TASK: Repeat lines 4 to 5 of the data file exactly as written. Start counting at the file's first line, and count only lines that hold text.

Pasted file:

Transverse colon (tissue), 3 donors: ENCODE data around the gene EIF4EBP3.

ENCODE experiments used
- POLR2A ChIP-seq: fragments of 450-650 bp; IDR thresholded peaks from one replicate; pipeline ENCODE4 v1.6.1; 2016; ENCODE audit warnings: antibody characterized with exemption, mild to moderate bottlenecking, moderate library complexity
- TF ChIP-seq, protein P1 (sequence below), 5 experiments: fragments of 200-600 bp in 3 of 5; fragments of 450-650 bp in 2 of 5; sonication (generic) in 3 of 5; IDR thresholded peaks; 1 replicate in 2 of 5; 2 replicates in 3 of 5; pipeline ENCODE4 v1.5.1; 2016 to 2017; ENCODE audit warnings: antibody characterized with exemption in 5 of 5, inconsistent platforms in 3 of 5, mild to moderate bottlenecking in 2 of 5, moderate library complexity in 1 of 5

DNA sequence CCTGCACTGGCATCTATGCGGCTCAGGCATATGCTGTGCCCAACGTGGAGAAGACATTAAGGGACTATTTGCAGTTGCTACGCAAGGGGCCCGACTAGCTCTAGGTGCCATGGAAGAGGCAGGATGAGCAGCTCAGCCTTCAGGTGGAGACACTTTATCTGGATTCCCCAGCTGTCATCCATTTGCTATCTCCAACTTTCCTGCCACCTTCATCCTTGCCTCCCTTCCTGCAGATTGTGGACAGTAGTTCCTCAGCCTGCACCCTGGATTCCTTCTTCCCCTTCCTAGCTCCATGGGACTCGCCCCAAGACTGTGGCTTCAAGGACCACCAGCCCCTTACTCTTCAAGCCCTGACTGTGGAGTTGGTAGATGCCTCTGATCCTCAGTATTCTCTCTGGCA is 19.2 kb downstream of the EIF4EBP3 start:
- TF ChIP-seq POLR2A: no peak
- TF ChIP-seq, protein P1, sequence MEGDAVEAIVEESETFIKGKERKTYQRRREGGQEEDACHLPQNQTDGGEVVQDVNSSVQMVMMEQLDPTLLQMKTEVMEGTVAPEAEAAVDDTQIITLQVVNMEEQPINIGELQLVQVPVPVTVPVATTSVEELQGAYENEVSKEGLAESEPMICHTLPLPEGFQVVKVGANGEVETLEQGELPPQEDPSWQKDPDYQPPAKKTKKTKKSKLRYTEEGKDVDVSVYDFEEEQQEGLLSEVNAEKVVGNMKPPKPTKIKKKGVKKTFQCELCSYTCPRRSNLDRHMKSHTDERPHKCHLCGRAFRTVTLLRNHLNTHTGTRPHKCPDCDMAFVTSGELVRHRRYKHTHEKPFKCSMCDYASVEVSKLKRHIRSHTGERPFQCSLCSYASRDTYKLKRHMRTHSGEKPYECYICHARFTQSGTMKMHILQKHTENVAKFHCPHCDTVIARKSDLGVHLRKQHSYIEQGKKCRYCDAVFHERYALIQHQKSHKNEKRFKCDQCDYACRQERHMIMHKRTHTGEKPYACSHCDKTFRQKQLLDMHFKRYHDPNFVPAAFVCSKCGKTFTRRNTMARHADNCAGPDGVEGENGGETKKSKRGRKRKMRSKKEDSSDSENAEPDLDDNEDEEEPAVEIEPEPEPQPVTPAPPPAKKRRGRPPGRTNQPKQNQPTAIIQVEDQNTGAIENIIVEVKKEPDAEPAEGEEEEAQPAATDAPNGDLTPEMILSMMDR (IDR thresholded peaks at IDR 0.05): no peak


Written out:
- TF ChIP-seq, protein P1 (sequence below), 5 experiments: fragments of 200-600 bp in 3 of 5; fragments of 450-650 bp in 2 of 5; sonication (generic) in 3 of 5; IDR thresholded peaks; 1 replicate in 2 of 5; 2 replicates in 3 of 5; pipeline ENCODE4 v1.5.1; 2016 to 2017; ENCODE audit warnings: antibody characterized with exemption in 5 of 5, inconsistent platforms in 3 of 5, mild to moderate bottlenecking in 2 of 5, moderate library complexity in 1 of 5

DNA sequence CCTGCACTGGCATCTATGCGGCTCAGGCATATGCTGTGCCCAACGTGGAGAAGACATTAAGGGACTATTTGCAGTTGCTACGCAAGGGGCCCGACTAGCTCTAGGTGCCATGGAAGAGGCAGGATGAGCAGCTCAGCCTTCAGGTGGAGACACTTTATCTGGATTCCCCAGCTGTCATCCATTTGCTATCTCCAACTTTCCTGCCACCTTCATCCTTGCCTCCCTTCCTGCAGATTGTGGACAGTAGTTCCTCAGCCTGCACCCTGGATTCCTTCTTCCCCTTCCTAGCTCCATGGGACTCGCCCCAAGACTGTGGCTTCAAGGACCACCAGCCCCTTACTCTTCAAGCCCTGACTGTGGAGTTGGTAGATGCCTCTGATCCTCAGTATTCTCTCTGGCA is 19.2 kb downstream of the EIF4EBP3 start: